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Just read the review by David (Handlinghandel)--I don't think I could have summed it up much better.
Occasionally, I read a review of a film and think to myself "I think that sums up the film every bit as good as I could...probably better". So, because of that, you might want to read the review of David (Handlinghandel), as he hits the mark.
The film begins with Constance Bennett and Herbert Marshall becoming engaged. However, when Constance tells her friends, she is shocked to hear how dead-set against it his father (Henry Stephenson) is. Apparently, she is poor and has quite the past--though what exactly this is, we don't know.
Four years pass--Constance is about to marry another when Marshall returns for her. Considering he's a limp weenie who left her when his father objected, I can't see how this makes a lot of sense. And, it didn't, so they pledge eternal friendship. Jolly good, eh what?! What happens next, you'll need to see for yourself....if you care.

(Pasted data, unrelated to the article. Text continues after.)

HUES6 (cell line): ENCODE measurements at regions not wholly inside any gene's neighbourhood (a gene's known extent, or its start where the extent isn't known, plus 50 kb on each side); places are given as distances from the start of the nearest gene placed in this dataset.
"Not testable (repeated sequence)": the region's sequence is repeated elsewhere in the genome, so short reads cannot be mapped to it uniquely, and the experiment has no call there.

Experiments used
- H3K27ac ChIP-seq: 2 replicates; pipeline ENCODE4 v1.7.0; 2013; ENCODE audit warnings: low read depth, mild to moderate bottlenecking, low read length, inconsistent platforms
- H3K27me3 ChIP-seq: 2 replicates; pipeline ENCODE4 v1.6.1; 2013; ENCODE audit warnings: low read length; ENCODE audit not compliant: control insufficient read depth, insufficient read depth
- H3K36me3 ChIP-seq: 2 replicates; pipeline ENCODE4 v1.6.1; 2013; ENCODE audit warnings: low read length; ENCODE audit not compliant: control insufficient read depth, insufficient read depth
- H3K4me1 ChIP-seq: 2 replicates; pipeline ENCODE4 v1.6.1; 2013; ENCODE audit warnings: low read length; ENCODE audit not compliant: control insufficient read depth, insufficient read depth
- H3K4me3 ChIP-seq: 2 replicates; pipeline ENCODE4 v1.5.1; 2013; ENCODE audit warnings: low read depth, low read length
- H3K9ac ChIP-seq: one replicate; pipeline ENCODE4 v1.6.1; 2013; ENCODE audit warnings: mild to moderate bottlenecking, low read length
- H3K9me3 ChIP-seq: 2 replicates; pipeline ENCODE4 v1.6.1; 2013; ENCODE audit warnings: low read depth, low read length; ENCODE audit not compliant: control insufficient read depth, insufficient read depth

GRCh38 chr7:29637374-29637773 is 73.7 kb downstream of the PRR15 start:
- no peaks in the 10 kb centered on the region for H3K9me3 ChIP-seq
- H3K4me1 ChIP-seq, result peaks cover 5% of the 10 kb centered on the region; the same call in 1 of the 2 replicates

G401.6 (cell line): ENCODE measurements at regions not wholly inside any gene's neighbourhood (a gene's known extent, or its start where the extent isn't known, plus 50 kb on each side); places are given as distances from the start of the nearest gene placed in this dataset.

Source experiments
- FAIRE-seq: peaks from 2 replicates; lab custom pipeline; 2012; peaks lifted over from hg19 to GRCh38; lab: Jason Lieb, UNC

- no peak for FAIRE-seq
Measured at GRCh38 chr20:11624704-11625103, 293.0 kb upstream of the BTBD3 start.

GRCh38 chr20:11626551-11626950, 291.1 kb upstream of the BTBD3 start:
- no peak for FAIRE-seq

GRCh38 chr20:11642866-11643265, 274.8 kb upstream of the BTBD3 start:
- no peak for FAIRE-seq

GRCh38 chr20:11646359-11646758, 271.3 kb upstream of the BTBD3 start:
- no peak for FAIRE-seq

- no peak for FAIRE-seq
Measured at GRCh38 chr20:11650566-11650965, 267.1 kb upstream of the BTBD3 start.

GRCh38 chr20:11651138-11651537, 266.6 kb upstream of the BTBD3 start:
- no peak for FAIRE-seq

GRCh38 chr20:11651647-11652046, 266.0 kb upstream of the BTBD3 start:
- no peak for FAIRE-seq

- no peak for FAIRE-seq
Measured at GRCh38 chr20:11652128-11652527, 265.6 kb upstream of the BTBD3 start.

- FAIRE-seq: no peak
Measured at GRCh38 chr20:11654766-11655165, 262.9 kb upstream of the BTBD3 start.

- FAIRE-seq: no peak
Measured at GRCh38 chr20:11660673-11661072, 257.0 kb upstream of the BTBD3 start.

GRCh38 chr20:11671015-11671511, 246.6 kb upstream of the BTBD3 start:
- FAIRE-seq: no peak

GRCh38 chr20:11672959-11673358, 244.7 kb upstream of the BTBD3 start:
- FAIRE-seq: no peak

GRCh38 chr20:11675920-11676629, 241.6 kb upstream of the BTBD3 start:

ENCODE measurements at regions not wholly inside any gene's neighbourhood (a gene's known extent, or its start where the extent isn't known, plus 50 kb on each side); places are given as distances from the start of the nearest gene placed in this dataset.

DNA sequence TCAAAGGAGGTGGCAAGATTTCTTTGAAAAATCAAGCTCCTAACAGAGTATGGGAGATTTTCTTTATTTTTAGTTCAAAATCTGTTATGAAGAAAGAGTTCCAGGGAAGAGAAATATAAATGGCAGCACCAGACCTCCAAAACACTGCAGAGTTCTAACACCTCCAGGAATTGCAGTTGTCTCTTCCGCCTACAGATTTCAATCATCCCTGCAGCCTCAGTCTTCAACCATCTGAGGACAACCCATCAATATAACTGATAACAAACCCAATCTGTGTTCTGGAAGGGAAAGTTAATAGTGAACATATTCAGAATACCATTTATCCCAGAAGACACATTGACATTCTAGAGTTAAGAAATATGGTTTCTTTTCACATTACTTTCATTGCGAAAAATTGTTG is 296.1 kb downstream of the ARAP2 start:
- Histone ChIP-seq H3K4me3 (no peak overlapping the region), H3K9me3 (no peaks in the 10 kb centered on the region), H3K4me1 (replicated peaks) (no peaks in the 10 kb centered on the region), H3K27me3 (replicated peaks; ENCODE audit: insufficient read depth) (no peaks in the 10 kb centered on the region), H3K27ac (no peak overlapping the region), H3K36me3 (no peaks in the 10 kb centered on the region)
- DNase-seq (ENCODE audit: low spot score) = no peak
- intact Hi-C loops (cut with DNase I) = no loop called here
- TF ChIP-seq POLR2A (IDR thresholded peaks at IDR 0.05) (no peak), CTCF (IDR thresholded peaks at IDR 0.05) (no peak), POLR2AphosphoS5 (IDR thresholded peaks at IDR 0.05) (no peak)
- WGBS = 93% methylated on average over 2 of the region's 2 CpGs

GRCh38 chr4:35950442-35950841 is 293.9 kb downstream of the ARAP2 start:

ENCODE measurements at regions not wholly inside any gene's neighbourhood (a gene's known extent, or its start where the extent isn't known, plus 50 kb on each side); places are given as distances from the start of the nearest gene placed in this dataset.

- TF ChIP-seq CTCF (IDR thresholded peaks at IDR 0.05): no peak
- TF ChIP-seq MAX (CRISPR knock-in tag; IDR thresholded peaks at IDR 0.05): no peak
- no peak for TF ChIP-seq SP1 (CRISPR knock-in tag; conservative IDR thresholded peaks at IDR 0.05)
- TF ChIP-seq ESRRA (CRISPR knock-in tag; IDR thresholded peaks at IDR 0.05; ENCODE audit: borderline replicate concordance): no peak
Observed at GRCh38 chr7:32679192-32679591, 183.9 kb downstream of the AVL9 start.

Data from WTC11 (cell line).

Through so much of the film, the characters are so well-mannered and stilted that the entire thing is pretty dull. It's odd that during the Depression so many Hollywood films featured pretty rich folks with rather mundane problems. After all, who cares about the romance of Sir Reginald Muckity-muck or the ennui that comes with vacationing on the French Riviera or difficulty getting good servants when so many out there (about 25%) were unemployed and whose families subsisted on rat sandwiches?! And here, to make it worse, are some of the dull rich folks and low-energy performances! As a result, shortly into the film I just wanted it all to end...or for there to be some ill-mannered buffoonery (such as one of the characters using a cocktail fork to eat their pheasant....oh, the horror!).
Too many pained looks from Marshall, a dull script and unlikable characters sink this one. Just because it was made by MGM doesn't mean it's worth seeing.
3 of 6 people found this review helpful.
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